Between 80 and 93% of inhabitants have access to infrastructure and water. On the other hand, close to 15,000 inhabitants are connected to the network but don’t drink … as a result of unpaid bills.

At the same time, Meliki attributes poor management practices to associations which have unpaid debts with STEG and which have neglected maintenance of the distribution networks. «Even their financial reports are not precise. There is a big problem with follow-up between an elected board and its predecessor», he adds.

SONEDE promises that the villages between Béja and Jendouba will all be connected to the potable water system by 2025. For this, the company envisions the construction of a water treatment plant which draws water from the Sidi El Barrak dam, 30 reservoirs, 20 pumping stations, and the installation of 340 kilometers of pipes. We recall that the water in this dam supplies Greater Tunis as well as other cities in the Cap-Bon area. According to SONEDE, the networking of households scattered in the mountains of the north-west is costly. For the inhabitants of Béja and Jendouba who feel that they have been deprived of the region’s natural riches, such reasoning is hardly convincing.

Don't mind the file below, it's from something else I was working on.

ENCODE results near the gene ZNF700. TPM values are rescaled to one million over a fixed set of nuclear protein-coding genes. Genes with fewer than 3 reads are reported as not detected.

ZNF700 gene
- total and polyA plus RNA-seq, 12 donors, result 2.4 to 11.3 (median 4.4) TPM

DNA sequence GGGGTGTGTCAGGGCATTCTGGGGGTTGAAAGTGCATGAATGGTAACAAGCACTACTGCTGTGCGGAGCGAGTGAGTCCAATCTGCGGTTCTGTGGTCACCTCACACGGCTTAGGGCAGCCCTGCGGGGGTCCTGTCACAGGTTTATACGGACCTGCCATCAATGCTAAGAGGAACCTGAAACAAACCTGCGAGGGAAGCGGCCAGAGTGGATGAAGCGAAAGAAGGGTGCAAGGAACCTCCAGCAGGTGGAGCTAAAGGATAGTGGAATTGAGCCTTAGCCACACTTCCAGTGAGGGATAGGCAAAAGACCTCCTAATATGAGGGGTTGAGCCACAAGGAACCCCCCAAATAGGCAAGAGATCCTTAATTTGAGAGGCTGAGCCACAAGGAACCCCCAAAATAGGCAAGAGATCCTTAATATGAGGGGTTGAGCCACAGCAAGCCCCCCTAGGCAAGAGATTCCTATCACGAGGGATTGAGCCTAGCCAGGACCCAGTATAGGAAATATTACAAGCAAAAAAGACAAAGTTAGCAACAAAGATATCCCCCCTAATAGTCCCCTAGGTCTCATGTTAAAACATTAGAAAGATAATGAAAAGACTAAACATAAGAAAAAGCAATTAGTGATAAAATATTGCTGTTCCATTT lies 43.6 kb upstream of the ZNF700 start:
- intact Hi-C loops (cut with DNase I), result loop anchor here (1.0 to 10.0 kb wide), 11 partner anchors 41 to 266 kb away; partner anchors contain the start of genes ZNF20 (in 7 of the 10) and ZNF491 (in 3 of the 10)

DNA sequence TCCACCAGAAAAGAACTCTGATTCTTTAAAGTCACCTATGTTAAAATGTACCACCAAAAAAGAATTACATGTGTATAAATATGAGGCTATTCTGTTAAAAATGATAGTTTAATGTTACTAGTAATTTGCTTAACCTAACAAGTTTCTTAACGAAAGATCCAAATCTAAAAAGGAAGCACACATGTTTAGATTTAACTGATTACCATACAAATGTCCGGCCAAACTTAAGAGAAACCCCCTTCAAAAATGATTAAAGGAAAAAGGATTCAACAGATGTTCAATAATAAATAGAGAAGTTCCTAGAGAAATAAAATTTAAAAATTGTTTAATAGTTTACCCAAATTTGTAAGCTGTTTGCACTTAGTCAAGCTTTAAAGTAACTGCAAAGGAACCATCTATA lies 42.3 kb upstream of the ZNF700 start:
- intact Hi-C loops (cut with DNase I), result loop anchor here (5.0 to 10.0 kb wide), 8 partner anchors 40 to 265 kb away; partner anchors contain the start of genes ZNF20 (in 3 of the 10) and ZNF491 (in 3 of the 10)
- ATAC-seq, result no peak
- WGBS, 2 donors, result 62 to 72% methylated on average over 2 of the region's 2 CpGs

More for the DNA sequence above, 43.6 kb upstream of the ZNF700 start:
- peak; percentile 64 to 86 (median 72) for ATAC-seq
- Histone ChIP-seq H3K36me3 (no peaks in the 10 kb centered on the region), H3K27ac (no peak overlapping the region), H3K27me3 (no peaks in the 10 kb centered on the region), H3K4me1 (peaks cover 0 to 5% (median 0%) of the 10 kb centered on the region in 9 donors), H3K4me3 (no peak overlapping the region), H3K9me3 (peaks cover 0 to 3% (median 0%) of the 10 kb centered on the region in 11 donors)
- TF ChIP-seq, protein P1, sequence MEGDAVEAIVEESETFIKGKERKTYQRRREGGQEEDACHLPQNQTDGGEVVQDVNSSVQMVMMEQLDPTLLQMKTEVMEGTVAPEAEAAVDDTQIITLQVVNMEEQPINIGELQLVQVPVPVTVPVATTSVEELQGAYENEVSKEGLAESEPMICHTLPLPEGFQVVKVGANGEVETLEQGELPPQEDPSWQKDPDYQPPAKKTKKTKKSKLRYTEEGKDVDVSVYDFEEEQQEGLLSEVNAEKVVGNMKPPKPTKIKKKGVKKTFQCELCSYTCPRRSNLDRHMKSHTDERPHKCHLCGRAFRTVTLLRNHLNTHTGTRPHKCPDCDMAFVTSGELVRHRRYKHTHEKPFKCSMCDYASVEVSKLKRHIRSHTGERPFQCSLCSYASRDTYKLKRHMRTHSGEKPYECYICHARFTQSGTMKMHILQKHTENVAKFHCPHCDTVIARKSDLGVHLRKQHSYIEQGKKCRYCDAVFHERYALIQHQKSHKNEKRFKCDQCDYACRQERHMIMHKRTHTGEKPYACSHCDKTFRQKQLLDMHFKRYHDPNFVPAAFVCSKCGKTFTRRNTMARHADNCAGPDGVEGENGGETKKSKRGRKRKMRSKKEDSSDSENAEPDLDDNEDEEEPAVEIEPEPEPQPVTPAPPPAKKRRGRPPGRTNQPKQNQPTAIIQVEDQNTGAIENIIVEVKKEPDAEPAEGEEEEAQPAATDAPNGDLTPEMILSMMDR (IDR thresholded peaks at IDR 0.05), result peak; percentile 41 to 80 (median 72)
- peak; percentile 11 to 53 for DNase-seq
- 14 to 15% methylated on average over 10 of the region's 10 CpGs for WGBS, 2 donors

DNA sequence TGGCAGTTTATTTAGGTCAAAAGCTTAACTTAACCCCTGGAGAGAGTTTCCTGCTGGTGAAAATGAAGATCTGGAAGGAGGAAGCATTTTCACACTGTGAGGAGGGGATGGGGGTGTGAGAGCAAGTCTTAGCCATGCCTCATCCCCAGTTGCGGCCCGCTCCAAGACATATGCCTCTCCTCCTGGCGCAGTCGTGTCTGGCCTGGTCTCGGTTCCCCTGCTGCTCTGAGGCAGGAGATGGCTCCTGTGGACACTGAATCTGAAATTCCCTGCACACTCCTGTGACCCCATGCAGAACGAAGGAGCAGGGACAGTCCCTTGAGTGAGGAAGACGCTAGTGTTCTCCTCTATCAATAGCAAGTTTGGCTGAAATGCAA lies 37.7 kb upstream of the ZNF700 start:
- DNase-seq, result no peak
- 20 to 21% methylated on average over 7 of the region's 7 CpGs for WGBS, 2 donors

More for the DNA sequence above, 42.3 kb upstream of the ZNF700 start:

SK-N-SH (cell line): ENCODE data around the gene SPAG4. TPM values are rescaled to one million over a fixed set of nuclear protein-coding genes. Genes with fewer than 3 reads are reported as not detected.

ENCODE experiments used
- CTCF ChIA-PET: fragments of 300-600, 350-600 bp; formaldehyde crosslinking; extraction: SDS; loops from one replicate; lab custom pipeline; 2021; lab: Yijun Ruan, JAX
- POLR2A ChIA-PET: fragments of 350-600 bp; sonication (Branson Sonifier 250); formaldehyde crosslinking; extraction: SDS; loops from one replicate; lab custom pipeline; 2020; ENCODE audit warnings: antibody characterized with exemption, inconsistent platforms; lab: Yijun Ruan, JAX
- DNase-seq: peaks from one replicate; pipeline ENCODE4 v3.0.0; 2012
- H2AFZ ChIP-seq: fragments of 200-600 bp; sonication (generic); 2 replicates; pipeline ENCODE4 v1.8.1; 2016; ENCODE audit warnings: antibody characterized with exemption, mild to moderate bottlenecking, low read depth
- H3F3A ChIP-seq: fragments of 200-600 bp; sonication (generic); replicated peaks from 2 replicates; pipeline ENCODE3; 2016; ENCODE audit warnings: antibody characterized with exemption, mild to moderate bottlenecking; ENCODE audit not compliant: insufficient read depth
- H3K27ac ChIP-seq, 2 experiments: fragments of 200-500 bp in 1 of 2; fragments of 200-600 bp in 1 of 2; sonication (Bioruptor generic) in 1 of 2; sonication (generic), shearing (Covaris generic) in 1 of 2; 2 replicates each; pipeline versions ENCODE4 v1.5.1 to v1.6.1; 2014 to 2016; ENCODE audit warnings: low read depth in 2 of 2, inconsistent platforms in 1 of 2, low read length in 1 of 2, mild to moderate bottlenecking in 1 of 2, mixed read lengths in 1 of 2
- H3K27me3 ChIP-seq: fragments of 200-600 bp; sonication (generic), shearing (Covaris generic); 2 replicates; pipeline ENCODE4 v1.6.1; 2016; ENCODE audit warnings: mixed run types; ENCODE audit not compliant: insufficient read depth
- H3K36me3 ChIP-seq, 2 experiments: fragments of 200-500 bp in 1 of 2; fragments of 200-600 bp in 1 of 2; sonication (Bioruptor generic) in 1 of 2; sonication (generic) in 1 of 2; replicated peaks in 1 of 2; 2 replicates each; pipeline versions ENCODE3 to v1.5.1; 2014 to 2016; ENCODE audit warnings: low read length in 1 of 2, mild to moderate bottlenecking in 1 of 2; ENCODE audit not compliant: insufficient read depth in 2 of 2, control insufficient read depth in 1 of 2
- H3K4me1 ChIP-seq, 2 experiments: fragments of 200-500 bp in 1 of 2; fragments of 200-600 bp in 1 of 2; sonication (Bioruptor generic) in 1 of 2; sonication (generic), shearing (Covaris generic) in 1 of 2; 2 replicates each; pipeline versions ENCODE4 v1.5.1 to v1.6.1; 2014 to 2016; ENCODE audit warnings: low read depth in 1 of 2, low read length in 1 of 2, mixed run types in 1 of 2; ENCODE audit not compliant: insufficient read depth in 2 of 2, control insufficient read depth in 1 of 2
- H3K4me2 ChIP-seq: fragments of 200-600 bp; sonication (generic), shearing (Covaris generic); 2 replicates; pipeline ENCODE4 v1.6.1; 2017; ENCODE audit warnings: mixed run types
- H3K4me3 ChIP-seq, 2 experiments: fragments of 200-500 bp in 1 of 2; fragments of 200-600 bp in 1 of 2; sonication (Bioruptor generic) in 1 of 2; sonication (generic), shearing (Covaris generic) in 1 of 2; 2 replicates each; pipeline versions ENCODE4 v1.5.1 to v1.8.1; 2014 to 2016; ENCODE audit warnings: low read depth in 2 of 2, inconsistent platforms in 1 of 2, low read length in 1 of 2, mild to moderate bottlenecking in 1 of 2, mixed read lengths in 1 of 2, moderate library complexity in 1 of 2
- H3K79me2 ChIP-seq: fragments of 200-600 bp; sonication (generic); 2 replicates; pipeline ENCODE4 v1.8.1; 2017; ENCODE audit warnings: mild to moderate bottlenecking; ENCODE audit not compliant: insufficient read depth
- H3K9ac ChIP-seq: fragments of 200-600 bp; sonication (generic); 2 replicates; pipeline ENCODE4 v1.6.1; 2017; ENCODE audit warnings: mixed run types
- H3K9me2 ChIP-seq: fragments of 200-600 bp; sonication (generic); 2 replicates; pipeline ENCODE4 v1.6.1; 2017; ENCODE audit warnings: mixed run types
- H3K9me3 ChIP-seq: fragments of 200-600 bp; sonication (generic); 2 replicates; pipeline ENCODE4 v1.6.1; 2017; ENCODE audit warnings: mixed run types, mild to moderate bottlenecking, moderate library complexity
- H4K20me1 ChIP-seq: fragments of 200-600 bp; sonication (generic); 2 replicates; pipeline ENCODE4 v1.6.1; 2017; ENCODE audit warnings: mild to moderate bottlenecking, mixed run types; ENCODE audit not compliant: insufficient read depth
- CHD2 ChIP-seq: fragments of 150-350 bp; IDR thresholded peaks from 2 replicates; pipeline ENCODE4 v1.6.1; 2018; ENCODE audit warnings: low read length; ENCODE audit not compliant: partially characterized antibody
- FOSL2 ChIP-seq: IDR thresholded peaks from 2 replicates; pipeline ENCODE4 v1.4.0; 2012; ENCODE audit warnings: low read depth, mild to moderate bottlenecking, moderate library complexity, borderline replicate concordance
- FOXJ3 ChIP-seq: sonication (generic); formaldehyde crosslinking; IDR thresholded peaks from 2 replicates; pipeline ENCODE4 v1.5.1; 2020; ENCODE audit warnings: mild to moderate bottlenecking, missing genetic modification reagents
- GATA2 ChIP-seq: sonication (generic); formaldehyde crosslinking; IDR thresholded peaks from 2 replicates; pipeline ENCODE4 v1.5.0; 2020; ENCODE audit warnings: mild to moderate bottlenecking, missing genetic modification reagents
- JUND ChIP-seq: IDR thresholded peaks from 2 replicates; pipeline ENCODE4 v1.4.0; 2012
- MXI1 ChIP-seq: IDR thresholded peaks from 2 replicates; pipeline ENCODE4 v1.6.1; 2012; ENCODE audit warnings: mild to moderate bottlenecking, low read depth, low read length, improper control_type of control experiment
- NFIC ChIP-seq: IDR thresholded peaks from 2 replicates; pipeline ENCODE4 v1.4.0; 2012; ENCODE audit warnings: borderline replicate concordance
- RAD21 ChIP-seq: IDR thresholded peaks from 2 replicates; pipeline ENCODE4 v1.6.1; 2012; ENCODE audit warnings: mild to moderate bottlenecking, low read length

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  1. 1

    Excellent doc !!! pour une condition misérable …
    2025, c’est loin … encore 10 ans, à supposer que les échéances soient respectées, ce qui est rarement le cas …
    Une solution autonome (Réservoir + traitement + alimentation solaire photovoltaïque pour le traitement et un éventuel pompage) , même temporaire, ne pourrait-elle pas être envisagée au lieu d’attendre (l’un n’excluant pas l’autre) le bon vouloir des pouvoirs public ?
    Je suis curieux de connaitre le nombre d’habitants du village, leurs besoins journaliers (au pire ce qu’ils arrivent à apporter / consommer tous les jours en eau), etc ?
    Vous devriez avoir ce type d’infos ? non ? Sans prétention aucune, juste quelques infos pour réfléchir à la question.
    D’avance merci,